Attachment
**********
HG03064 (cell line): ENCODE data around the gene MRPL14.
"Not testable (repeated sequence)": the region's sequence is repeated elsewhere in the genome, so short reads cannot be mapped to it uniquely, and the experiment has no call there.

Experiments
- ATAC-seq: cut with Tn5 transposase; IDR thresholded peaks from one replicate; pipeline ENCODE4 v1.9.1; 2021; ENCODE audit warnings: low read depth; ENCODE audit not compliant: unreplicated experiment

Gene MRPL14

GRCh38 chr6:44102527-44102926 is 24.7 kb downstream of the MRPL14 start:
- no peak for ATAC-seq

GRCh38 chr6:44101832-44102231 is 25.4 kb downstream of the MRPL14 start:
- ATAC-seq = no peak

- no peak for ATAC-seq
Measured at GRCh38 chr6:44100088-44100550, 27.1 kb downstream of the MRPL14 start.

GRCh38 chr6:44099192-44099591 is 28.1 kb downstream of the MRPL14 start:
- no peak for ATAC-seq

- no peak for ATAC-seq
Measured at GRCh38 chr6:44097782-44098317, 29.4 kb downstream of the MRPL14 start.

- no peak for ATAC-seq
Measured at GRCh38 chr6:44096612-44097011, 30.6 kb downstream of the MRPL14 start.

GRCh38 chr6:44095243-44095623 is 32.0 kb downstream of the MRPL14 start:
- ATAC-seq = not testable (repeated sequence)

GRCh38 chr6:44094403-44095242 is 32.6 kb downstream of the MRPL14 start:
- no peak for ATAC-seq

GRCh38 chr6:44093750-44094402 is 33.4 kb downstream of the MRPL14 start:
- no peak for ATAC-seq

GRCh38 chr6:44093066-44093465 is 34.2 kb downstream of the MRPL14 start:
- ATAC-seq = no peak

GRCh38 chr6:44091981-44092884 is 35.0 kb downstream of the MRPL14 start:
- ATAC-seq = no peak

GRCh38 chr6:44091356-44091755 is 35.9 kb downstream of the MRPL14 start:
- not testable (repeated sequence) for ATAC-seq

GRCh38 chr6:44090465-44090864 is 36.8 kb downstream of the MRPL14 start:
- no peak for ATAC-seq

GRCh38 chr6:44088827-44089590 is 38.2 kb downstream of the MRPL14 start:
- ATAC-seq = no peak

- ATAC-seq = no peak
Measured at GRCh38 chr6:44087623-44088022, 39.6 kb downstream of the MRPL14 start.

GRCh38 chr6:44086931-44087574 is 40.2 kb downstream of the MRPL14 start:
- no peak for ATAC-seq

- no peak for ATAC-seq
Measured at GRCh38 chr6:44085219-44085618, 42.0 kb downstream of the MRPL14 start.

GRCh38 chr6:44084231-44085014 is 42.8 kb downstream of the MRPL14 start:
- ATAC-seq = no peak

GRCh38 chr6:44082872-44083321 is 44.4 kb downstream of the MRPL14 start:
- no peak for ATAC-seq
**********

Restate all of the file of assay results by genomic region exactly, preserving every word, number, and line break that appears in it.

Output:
HG03064 (cell line): ENCODE data around the gene MRPL14.
"Not testable (repeated sequence)": the region's sequence is repeated elsewhere in the genome, so short reads cannot be mapped to it uniquely, and the experiment has no call there.

Experiments
- ATAC-seq: cut with Tn5 transposase; IDR thresholded peaks from one replicate; pipeline ENCODE4 v1.9.1; 2021; ENCODE audit warnings: low read depth; ENCODE audit not compliant: unreplicated experiment

Gene MRPL14

GRCh38 chr6:44102527-44102926 is 24.7 kb downstream of the MRPL14 start:
- no peak for ATAC-seq

GRCh38 chr6:44101832-44102231 is 25.4 kb downstream of the MRPL14 start:
- ATAC-seq = no peak

- no peak for ATAC-seq
Measured at GRCh38 chr6:44100088-44100550, 27.1 kb downstream of the MRPL14 start.

GRCh38 chr6:44099192-44099591 is 28.1 kb downstream of the MRPL14 start:
- no peak for ATAC-seq

- no peak for ATAC-seq
Measured at GRCh38 chr6:44097782-44098317, 29.4 kb downstream of the MRPL14 start.

- no peak for ATAC-seq
Measured at GRCh38 chr6:44096612-44097011, 30.6 kb downstream of the MRPL14 start.

GRCh38 chr6:44095243-44095623 is 32.0 kb downstream of the MRPL14 start:
- ATAC-seq = not testable (repeated sequence)

GRCh38 chr6:44094403-44095242 is 32.6 kb downstream of the MRPL14 start:
- no peak for ATAC-seq

GRCh38 chr6:44093750-44094402 is 33.4 kb downstream of the MRPL14 start:
- no peak for ATAC-seq

GRCh38 chr6:44093066-44093465 is 34.2 kb downstream of the MRPL14 start:
- ATAC-seq = no peak

GRCh38 chr6:44091981-44092884 is 35.0 kb downstream of the MRPL14 start:
- ATAC-seq = no peak

GRCh38 chr6:44091356-44091755 is 35.9 kb downstream of the MRPL14 start:
- not testable (repeated sequence) for ATAC-seq

GRCh38 chr6:44090465-44090864 is 36.8 kb downstream of the MRPL14 start:
- no peak for ATAC-seq

GRCh38 chr6:44088827-44089590 is 38.2 kb downstream of the MRPL14 start:
- ATAC-seq = no peak

- ATAC-seq = no peak
Measured at GRCh38 chr6:44087623-44088022, 39.6 kb downstream of the MRPL14 start.

GRCh38 chr6:44086931-44087574 is 40.2 kb downstream of the MRPL14 start:
- no peak for ATAC-seq

- no peak for ATAC-seq
Measured at GRCh38 chr6:44085219-44085618, 42.0 kb downstream of the MRPL14 start.

GRCh38 chr6:44084231-44085014 is 42.8 kb downstream of the MRPL14 start:
- ATAC-seq = no peak

GRCh38 chr6:44082872-44083321 is 44.4 kb downstream of the MRPL14 start:
- no peak for ATAC-seq